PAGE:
The North Loop (Nordschleife) was built in the 1920s around the village of Nurburg in the Eifel Mountains. The track eventually featured four configurations including the 17.5-mile Gesamtstrecke (Whole Course), the 12.9-mile Nordschleife, the Sudschleife (South Loop) and the Zielschleife (Finish Loop). A new grand prix circuit was added in 1982; it is now used for all major events at the track.
In addition to the circuit, the Nurburgring complex now includes hotels, amusement rides, restaurants and other exhibits attracting thousands of tourists per year.
Initially there were about 50 buyers interested in the track at a selling price of 125 million Euros ($161 million), but now there are only between five and 10. Lieser assured the public that none of the buyers are “oligarchs or sheiks" who may make the track private.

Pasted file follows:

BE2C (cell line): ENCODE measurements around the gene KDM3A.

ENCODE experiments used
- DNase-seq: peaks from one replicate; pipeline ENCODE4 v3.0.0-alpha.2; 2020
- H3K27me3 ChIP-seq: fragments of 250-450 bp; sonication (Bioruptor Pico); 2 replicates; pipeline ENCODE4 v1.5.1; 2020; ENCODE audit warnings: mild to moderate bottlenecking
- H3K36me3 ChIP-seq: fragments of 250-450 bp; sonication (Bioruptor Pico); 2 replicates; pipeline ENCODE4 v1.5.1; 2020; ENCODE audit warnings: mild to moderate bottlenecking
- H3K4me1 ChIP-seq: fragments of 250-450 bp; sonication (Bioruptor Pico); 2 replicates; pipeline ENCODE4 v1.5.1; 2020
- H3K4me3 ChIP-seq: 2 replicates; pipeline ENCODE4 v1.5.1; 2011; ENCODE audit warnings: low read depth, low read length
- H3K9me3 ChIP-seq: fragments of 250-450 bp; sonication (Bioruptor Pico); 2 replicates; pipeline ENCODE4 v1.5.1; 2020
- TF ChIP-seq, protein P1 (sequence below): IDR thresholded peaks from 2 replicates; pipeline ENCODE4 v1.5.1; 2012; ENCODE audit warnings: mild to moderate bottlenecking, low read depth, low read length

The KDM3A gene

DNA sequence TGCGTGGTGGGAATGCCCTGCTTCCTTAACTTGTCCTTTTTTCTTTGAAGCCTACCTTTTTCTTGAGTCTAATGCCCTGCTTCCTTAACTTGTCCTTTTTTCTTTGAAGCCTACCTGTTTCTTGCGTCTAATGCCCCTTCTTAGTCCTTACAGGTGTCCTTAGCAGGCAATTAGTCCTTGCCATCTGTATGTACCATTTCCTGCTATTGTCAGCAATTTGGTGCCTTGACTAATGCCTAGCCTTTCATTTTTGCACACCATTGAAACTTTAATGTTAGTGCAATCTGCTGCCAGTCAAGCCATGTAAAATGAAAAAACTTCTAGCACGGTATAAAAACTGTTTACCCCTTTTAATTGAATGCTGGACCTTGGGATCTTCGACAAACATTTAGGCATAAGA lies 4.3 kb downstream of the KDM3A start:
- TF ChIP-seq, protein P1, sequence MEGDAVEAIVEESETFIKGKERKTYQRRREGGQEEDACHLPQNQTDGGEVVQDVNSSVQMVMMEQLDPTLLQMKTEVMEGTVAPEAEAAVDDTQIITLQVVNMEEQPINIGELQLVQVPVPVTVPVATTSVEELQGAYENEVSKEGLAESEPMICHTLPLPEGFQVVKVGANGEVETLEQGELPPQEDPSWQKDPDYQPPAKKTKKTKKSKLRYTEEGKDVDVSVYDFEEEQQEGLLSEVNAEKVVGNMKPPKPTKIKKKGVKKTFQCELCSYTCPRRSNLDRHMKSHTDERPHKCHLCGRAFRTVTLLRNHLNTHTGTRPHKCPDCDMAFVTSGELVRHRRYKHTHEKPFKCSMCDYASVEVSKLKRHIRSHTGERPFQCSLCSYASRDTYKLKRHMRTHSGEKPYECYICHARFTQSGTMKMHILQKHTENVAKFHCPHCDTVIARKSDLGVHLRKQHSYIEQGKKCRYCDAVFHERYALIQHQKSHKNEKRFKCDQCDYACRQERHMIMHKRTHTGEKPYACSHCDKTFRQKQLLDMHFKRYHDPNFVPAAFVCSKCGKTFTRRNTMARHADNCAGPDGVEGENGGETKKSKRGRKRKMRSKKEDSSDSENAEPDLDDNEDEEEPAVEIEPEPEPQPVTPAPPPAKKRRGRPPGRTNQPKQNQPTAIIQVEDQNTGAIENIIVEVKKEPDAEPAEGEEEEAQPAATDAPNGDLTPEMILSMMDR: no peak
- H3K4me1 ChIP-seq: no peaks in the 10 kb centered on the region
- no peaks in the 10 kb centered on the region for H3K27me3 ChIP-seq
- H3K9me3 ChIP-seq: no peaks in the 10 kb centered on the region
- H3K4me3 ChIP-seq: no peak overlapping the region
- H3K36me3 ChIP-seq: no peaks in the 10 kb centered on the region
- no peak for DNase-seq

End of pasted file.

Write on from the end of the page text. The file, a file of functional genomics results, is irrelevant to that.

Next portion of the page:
Mike Frison, a vocal supporter of the 'Ring, has launched savethering.org and maintains a Facebook page and Twitter account dedicated to the track. He recently did an interview on bridgetogantry.com explaining why he's nervous about the possible sale.
“The highest bidder buys the 'Ring and maximizes his profits to justify the investment. Grassroots motorsport will disappear (it's not earning real money) as well as local companies. Their services will be routed through the new 'Ring owner's monopoly," Frison told bridgetogantry.com. “We have seen clear tendency of that in the Richter/Lindner era over the last two years. Accessibility and track time will only be a question of money. All events we know today are at risk, especially the tourist drives, which are an old dinosaur from the past. From day one to be precise, and it would be such a loss. You couldn't blame a private host to turn away from that, but for the atmosphere and the region it would be a disaster." AutoWeek